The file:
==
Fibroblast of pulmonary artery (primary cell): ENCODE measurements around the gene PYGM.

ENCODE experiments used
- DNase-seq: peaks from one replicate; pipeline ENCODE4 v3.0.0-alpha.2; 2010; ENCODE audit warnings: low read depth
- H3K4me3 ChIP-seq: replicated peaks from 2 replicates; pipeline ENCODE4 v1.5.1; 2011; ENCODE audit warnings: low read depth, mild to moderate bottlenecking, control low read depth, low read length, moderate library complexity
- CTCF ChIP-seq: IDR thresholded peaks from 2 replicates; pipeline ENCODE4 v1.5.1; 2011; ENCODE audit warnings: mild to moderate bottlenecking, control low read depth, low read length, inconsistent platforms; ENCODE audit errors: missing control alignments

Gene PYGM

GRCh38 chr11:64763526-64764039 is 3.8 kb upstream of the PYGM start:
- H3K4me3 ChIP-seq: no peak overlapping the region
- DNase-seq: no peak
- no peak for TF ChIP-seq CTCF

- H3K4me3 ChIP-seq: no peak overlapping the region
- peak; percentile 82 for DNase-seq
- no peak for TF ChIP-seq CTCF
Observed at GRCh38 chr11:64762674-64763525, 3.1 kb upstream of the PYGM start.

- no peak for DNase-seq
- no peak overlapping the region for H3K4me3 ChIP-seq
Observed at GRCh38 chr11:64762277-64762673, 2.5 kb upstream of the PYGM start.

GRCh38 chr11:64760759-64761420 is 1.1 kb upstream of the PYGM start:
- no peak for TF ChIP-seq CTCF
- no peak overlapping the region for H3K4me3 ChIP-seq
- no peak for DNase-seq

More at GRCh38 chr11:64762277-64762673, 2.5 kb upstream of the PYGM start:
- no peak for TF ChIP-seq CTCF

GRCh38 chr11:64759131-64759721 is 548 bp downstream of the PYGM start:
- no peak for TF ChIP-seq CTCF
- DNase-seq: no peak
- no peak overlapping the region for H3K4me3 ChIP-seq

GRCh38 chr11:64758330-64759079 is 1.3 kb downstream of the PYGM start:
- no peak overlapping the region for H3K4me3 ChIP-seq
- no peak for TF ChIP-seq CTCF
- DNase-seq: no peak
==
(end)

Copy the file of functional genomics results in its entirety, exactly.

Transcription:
Fibroblast of pulmonary artery (primary cell): ENCODE measurements around the gene PYGM.

ENCODE experiments used
- DNase-seq: peaks from one replicate; pipeline ENCODE4 v3.0.0-alpha.2; 2010; ENCODE audit warnings: low read depth
- H3K4me3 ChIP-seq: replicated peaks from 2 replicates; pipeline ENCODE4 v1.5.1; 2011; ENCODE audit warnings: low read depth, mild to moderate bottlenecking, control low read depth, low read length, moderate library complexity
- CTCF ChIP-seq: IDR thresholded peaks from 2 replicates; pipeline ENCODE4 v1.5.1; 2011; ENCODE audit warnings: mild to moderate bottlenecking, control low read depth, low read length, inconsistent platforms; ENCODE audit errors: missing control alignments

Gene PYGM

GRCh38 chr11:64763526-64764039 is 3.8 kb upstream of the PYGM start:
- H3K4me3 ChIP-seq: no peak overlapping the region
- DNase-seq: no peak
- no peak for TF ChIP-seq CTCF

- H3K4me3 ChIP-seq: no peak overlapping the region
- peak; percentile 82 for DNase-seq
- no peak for TF ChIP-seq CTCF
Observed at GRCh38 chr11:64762674-64763525, 3.1 kb upstream of the PYGM start.

- no peak for DNase-seq
- no peak overlapping the region for H3K4me3 ChIP-seq
Observed at GRCh38 chr11:64762277-64762673, 2.5 kb upstream of the PYGM start.

GRCh38 chr11:64760759-64761420 is 1.1 kb upstream of the PYGM start:
- no peak for TF ChIP-seq CTCF
- no peak overlapping the region for H3K4me3 ChIP-seq
- no peak for DNase-seq

More at GRCh38 chr11:64762277-64762673, 2.5 kb upstream of the PYGM start:
- no peak for TF ChIP-seq CTCF

GRCh38 chr11:64759131-64759721 is 548 bp downstream of the PYGM start:
- no peak for TF ChIP-seq CTCF
- DNase-seq: no peak
- no peak overlapping the region for H3K4me3 ChIP-seq

GRCh38 chr11:64758330-64759079 is 1.3 kb downstream of the PYGM start:
- no peak overlapping the region for H3K4me3 ChIP-seq
- no peak for TF ChIP-seq CTCF
- DNase-seq: no peak